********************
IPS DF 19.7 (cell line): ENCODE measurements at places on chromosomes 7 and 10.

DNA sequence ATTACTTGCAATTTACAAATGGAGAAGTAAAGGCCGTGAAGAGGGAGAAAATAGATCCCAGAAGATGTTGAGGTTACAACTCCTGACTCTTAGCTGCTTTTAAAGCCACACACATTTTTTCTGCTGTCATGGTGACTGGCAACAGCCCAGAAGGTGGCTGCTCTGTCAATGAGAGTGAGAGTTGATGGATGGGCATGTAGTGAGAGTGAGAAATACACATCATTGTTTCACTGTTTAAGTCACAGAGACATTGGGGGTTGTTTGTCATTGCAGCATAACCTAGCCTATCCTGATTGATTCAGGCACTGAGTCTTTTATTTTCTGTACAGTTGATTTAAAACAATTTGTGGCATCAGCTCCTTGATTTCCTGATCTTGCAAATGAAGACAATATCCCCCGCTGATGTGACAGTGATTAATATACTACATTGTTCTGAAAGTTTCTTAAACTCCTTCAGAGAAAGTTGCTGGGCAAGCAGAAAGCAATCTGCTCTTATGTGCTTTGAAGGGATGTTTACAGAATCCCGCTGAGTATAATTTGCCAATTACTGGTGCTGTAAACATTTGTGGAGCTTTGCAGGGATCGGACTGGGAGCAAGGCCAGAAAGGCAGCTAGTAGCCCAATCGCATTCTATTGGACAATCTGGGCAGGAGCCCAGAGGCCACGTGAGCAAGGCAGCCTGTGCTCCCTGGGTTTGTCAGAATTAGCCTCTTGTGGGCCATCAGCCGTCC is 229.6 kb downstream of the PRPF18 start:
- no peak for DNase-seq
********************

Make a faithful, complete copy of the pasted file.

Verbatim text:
IPS DF 19.7 (cell line): ENCODE measurements at places on chromosomes 7 and 10.

DNA sequence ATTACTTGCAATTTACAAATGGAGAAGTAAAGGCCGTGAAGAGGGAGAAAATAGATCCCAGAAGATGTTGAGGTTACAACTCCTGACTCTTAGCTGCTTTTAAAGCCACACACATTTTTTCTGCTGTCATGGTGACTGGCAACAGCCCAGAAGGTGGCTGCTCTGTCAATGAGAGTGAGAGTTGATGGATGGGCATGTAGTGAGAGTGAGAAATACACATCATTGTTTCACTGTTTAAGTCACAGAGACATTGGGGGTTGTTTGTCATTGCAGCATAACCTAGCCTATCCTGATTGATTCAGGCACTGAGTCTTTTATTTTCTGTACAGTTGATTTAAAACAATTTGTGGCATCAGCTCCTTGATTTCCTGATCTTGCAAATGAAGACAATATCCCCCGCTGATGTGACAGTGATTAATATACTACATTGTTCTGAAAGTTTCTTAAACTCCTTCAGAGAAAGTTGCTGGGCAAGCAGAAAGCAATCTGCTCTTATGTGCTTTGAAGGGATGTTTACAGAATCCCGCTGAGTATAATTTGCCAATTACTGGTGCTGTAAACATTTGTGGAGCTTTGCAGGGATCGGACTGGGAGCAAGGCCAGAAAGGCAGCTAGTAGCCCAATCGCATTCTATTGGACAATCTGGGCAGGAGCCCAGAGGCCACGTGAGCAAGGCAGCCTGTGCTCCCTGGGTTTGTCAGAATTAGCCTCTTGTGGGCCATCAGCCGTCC is 229.6 kb downstream of the PRPF18 start:
- no peak for DNase-seq